We follow global standards of PMI® and PMBOK® for Project Management. For the sake of simplicity, we dwell upon following stages that were easy to understand and adopt by the Project management Teams of the both sides:
We firmly believe in “Proper planning and preparation prevents poor performance”. BatchMaster sets out the roadmap for progressing the project – which includes what is to be done and how is to be done.
It is always fruitful to set targets based on a timeline. We set deadlines for each step of the action plan in order to deliver on time.
BatchMaster is aware of scope creep, we manage it and control it well. We understand the complexity and risk factors involved as a result of last minute additions, and work in the best interest of the customer, stakeholders, project sponsors and partners.
There is no route to escape risks, the best way is risk management. We at BatchMaster are experienced in identifying, assessing, mitigating and resolving risks.
There are certain issues, which are beyond the scope of project team’s vision and plans. Issues can be loss of resources, delays in completion of installation, running behind the schedule or under budget, etc., which are managed via an Issue Tracker at BatchMaster.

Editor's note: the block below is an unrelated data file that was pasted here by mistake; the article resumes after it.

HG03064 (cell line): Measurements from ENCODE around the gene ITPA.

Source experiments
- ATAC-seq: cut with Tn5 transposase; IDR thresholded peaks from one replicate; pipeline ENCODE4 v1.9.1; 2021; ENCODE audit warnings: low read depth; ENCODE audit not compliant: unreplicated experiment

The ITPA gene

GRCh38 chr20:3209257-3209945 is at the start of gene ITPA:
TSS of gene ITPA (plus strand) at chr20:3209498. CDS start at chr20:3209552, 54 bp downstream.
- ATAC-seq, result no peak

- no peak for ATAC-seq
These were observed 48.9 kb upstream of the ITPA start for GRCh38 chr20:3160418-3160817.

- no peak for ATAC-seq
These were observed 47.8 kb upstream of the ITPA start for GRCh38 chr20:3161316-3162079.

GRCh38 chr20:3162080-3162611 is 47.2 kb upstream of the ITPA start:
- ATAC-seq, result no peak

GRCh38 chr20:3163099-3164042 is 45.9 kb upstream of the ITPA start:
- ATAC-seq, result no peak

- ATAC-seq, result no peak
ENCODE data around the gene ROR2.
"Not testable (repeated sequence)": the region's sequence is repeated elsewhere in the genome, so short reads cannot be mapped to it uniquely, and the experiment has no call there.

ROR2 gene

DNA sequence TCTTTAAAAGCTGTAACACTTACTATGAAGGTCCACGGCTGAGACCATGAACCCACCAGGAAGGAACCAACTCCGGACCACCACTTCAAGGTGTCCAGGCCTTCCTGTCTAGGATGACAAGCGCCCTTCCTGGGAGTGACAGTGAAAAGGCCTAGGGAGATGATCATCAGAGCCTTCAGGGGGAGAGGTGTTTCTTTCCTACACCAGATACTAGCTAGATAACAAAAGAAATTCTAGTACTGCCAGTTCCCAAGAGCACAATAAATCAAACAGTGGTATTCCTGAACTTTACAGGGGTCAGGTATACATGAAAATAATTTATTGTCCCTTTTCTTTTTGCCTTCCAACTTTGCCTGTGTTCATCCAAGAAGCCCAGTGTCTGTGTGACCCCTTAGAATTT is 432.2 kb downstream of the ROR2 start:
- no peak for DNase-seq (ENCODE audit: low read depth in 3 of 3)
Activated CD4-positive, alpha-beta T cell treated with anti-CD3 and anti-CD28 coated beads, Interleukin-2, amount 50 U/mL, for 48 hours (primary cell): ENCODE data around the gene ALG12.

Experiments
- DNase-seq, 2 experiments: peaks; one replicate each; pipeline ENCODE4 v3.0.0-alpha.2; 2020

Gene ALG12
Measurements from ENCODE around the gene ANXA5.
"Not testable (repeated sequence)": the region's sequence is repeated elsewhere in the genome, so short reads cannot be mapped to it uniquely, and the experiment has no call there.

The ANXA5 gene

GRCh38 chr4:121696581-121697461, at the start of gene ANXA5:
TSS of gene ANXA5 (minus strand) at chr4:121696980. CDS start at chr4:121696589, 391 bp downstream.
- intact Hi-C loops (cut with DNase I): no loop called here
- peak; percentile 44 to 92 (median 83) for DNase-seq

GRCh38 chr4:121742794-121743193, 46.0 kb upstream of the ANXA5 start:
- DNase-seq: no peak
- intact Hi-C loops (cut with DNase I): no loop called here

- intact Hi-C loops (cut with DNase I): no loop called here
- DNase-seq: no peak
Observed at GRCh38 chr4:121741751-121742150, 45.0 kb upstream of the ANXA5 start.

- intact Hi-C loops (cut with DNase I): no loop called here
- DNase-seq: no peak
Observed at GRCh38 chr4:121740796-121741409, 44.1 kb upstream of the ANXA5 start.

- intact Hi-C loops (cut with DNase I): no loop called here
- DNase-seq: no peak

Situations change – change is imminent and inevitable part of any project and accepting the change is not the end of the world. BatchMaster believes that everything can be handled, from extended training sessions to change in the solution design, we are capable of handling changes as we regularly capture, assess and apply them, if required.
A mess can eventuate very quickly if you are referring to different versions of the same project document. To avoid it, we exercise version control of documents.
We keep a track of the version number and release date of each document and can easily manage document change and its distribution.
The quality management process includes a set of cross-departmental activities, incorporating industry best practices. To ensure the speed and efficiency, the stage activities are carried out in parallel, not in sequence.
Gates are the checkpoints, where crucial decisions like Go, Kill, Hold, or Recycle are made in the project lifecycle. They also conduct spot checks for controlling the quality of the project based on performance, information and budget. The gate meeting concludes with a clear and fact-based decisions and allocation of the available resources.